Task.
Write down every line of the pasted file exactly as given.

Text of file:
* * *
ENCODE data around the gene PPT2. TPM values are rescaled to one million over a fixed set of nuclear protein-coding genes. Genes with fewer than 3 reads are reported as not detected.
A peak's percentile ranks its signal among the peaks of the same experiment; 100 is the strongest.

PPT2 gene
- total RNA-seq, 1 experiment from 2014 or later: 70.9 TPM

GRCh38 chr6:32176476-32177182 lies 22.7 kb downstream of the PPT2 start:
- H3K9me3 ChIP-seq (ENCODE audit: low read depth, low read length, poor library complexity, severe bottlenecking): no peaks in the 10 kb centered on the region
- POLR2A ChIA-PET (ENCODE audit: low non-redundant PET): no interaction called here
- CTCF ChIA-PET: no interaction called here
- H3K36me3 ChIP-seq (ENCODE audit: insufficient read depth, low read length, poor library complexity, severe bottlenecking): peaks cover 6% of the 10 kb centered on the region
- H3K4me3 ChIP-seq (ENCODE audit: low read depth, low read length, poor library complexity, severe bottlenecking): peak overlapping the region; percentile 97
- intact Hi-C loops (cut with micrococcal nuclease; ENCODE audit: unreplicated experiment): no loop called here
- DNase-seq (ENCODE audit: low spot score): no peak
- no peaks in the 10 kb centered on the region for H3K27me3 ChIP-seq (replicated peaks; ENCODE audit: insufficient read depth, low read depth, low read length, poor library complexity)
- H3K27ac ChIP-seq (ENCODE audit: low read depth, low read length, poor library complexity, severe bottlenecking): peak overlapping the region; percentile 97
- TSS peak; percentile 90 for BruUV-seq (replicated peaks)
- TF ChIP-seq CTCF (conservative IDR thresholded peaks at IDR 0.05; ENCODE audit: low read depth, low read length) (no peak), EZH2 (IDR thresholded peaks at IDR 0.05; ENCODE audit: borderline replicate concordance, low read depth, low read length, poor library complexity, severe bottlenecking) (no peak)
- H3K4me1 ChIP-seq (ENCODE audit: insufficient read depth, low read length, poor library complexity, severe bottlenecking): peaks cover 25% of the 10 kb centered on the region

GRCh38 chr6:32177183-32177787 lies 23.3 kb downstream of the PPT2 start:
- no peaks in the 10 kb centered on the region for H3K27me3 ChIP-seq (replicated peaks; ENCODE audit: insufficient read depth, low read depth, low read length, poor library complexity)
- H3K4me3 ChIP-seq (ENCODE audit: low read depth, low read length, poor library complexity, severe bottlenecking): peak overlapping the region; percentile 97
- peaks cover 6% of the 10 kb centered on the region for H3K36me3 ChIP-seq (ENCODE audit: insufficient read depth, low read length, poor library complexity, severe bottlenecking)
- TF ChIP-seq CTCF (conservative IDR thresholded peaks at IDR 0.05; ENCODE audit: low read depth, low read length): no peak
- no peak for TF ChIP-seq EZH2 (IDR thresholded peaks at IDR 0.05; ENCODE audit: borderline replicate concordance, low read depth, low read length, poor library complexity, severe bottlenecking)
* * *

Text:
ENCODE data around the gene PPT2. TPM values are rescaled to one million over a fixed set of nuclear protein-coding genes. Genes with fewer than 3 reads are reported as not detected.
A peak's percentile ranks its signal among the peaks of the same experiment; 100 is the strongest.

PPT2 gene
- total RNA-seq, 1 experiment from 2014 or later: 70.9 TPM

GRCh38 chr6:32176476-32177182 lies 22.7 kb downstream of the PPT2 start:
- H3K9me3 ChIP-seq (ENCODE audit: low read depth, low read length, poor library complexity, severe bottlenecking): no peaks in the 10 kb centered on the region
- POLR2A ChIA-PET (ENCODE audit: low non-redundant PET): no interaction called here
- CTCF ChIA-PET: no interaction called here
- H3K36me3 ChIP-seq (ENCODE audit: insufficient read depth, low read length, poor library complexity, severe bottlenecking): peaks cover 6% of the 10 kb centered on the region
- H3K4me3 ChIP-seq (ENCODE audit: low read depth, low read length, poor library complexity, severe bottlenecking): peak overlapping the region; percentile 97
- intact Hi-C loops (cut with micrococcal nuclease; ENCODE audit: unreplicated experiment): no loop called here
- DNase-seq (ENCODE audit: low spot score): no peak
- no peaks in the 10 kb centered on the region for H3K27me3 ChIP-seq (replicated peaks; ENCODE audit: insufficient read depth, low read depth, low read length, poor library complexity)
- H3K27ac ChIP-seq (ENCODE audit: low read depth, low read length, poor library complexity, severe bottlenecking): peak overlapping the region; percentile 97
- TSS peak; percentile 90 for BruUV-seq (replicated peaks)
- TF ChIP-seq CTCF (conservative IDR thresholded peaks at IDR 0.05; ENCODE audit: low read depth, low read length) (no peak), EZH2 (IDR thresholded peaks at IDR 0.05; ENCODE audit: borderline replicate concordance, low read depth, low read length, poor library complexity, severe bottlenecking) (no peak)
- H3K4me1 ChIP-seq (ENCODE audit: insufficient read depth, low read length, poor library complexity, severe bottlenecking): peaks cover 25% of the 10 kb centered on the region

GRCh38 chr6:32177183-32177787 lies 23.3 kb downstream of the PPT2 start:
- no peaks in the 10 kb centered on the region for H3K27me3 ChIP-seq (replicated peaks; ENCODE audit: insufficient read depth, low read depth, low read length, poor library complexity)
- H3K4me3 ChIP-seq (ENCODE audit: low read depth, low read length, poor library complexity, severe bottlenecking): peak overlapping the region; percentile 97
- peaks cover 6% of the 10 kb centered on the region for H3K36me3 ChIP-seq (ENCODE audit: insufficient read depth, low read length, poor library complexity, severe bottlenecking)
- TF ChIP-seq CTCF (conservative IDR thresholded peaks at IDR 0.05; ENCODE audit: low read depth, low read length): no peak
- no peak for TF ChIP-seq EZH2 (IDR thresholded peaks at IDR 0.05; ENCODE audit: borderline replicate concordance, low read depth, low read length, poor library complexity, severe bottlenecking)